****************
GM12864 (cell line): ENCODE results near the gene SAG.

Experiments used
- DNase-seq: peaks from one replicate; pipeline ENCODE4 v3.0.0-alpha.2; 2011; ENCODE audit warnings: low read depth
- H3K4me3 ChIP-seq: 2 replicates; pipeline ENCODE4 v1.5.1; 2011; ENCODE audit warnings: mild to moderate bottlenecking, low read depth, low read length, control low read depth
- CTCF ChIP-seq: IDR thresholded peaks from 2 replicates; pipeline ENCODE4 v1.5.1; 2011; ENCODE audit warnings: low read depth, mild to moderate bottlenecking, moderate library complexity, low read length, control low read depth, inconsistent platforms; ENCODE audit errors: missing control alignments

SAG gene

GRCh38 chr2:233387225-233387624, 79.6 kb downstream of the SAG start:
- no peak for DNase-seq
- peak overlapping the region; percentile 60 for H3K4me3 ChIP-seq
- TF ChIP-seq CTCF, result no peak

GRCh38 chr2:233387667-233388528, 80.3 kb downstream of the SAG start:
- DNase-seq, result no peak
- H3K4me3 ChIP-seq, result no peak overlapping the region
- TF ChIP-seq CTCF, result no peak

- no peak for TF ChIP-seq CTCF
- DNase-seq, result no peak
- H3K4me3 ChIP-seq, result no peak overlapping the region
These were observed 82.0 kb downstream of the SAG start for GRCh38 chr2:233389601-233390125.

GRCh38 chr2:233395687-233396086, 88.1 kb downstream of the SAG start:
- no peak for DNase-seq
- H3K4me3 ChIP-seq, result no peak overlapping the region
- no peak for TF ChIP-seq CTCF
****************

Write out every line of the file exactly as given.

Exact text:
GM12864 (cell line): ENCODE results near the gene SAG.

Experiments used
- DNase-seq: peaks from one replicate; pipeline ENCODE4 v3.0.0-alpha.2; 2011; ENCODE audit warnings: low read depth
- H3K4me3 ChIP-seq: 2 replicates; pipeline ENCODE4 v1.5.1; 2011; ENCODE audit warnings: mild to moderate bottlenecking, low read depth, low read length, control low read depth
- CTCF ChIP-seq: IDR thresholded peaks from 2 replicates; pipeline ENCODE4 v1.5.1; 2011; ENCODE audit warnings: low read depth, mild to moderate bottlenecking, moderate library complexity, low read length, control low read depth, inconsistent platforms; ENCODE audit errors: missing control alignments

SAG gene

GRCh38 chr2:233387225-233387624, 79.6 kb downstream of the SAG start:
- no peak for DNase-seq
- peak overlapping the region; percentile 60 for H3K4me3 ChIP-seq
- TF ChIP-seq CTCF, result no peak

GRCh38 chr2:233387667-233388528, 80.3 kb downstream of the SAG start:
- DNase-seq, result no peak
- H3K4me3 ChIP-seq, result no peak overlapping the region
- TF ChIP-seq CTCF, result no peak

- no peak for TF ChIP-seq CTCF
- DNase-seq, result no peak
- H3K4me3 ChIP-seq, result no peak overlapping the region
These were observed 82.0 kb downstream of the SAG start for GRCh38 chr2:233389601-233390125.

GRCh38 chr2:233395687-233396086, 88.1 kb downstream of the SAG start:
- no peak for DNase-seq
- H3K4me3 ChIP-seq, result no peak overlapping the region
- no peak for TF ChIP-seq CTCF